Just my 2 cents. Really liked the article.

Its really very nice…kisses!! But hope to see more topics regarding communication skills in future…

@Anon: Thanks for the comment :). I agree, for human / personal communication, brevity may not be the best bet (i.e., there’s a lot of subtext in speeches, persuasion, etc.). For technical/non-fiction communication, succinct clarity is usually best.

A lot of non-brevity is because the way we communicate naturally (in person) uses numerous channels at once, eg body language, intonation, and the actual words. Studies show that the actual words convey only about 7% of the information sent, AND that words are often disbelieved because they are so often used as lies. Think about it: when your girlfriend is upset, and you ask her what’s wrong, and she says, “nothing,” you know this is untrue; she’s probably mad at YOU for something you didn’t even know you did.

You are probably also aware of something called a “flamewar”, especially with Facebook. this is when a text-only conversation erupts into an argument, usually a very angry argument, and is almost always caused because one person misunderstood what the other was saying and assumed insult. A huge argument, filled with insults and hurt feelings results, and often the people involved get banned, even if they were right.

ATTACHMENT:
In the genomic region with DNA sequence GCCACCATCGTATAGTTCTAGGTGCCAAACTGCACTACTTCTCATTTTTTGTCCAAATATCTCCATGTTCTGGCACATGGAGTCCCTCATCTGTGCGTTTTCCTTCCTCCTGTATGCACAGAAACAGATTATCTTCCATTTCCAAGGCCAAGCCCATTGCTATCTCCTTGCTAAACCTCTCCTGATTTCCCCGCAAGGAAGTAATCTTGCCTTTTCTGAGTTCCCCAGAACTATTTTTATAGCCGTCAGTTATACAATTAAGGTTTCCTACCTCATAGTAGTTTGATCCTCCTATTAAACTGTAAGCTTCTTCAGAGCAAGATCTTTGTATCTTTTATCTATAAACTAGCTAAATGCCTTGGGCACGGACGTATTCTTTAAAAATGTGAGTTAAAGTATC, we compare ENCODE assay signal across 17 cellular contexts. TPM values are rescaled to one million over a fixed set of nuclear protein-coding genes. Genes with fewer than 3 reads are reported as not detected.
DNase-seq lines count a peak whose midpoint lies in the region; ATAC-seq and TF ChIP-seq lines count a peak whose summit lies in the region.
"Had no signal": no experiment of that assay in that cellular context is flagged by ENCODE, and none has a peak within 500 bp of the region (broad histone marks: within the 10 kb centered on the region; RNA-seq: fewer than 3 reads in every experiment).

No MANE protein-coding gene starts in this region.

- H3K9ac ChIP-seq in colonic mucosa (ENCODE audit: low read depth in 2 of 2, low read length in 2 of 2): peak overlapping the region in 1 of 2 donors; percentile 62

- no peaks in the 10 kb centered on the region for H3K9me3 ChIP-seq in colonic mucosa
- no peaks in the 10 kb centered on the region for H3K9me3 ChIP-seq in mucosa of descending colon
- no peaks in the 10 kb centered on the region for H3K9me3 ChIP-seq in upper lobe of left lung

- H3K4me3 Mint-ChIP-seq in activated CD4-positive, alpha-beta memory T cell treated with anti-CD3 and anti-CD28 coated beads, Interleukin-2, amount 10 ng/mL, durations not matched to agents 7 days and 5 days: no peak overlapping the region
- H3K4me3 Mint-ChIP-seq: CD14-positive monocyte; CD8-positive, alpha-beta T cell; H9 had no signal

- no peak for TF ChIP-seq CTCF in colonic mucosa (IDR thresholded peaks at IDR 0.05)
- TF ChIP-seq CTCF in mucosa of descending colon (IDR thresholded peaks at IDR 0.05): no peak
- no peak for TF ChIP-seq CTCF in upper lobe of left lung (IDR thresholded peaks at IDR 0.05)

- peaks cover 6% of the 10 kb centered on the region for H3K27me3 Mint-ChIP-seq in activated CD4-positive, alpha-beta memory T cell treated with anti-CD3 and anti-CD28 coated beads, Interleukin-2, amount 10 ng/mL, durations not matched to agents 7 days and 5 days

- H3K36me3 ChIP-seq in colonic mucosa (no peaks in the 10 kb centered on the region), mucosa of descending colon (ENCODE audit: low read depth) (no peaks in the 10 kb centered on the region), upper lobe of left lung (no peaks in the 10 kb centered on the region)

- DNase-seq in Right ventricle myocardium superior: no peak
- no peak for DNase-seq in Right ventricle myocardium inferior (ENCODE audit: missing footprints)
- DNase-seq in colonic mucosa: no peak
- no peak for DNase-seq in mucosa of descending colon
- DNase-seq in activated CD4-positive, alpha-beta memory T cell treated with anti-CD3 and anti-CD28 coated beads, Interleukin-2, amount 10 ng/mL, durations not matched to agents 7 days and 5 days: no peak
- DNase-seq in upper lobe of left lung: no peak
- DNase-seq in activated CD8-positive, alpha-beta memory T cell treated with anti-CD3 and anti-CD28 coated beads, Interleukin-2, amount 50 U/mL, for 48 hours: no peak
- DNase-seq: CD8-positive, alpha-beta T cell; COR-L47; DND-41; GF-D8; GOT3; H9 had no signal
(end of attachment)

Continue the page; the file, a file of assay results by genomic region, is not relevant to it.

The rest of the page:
You probably also have seen in the news where someone said something perfectly innocent, like describing a bad situation that can only be made worse as being a quagmire. Frex, Vietnam was a quagmire. However, recently someone wanting to use a word other than quagmire used a synonym for it: tar-baby. And guess what? Someone who wanted to take offense did so, blew it all out of proportion, and now we have things like “political correctness” in an effort to protect ourselves from over-sensitive idiots who are in reality passive-aggressive bullies (but that’s for a different day).

The point is, context matters, and in text, you can’t convey context with body language or intonation. You often can’t even convey it with emphasis (italics or all-caps) for fear someone will accuse you of shouting and thereby miss your point.

The second big reason (and this will be much more brief) is because some of us crave clarity. Omitting description leaves room for multiple interpretations. When we’re trying to communicate things, multiple interpretations are usually NOT desired (unless we’re con artists, and then we do want our victim to misunderstand what we really want).

If I say “the asteroid is as big as a house”, that’s not very helpful. One listener may think of a small house, another may think of a large one. Who knows what the speaker actually intended?

So yes, many a time, we do inflate our explanations in order to make ourselves more important, but also many times that extra explanation IS important to conveying the meaning. (And in this case, it DOES prove how much more important I am. :slight_smile: )

Hello.This post was really motivating, particularly since I was investigating for thoughts on this matter last Monday.

@Harsh: Thanks!

Thanks Ariel!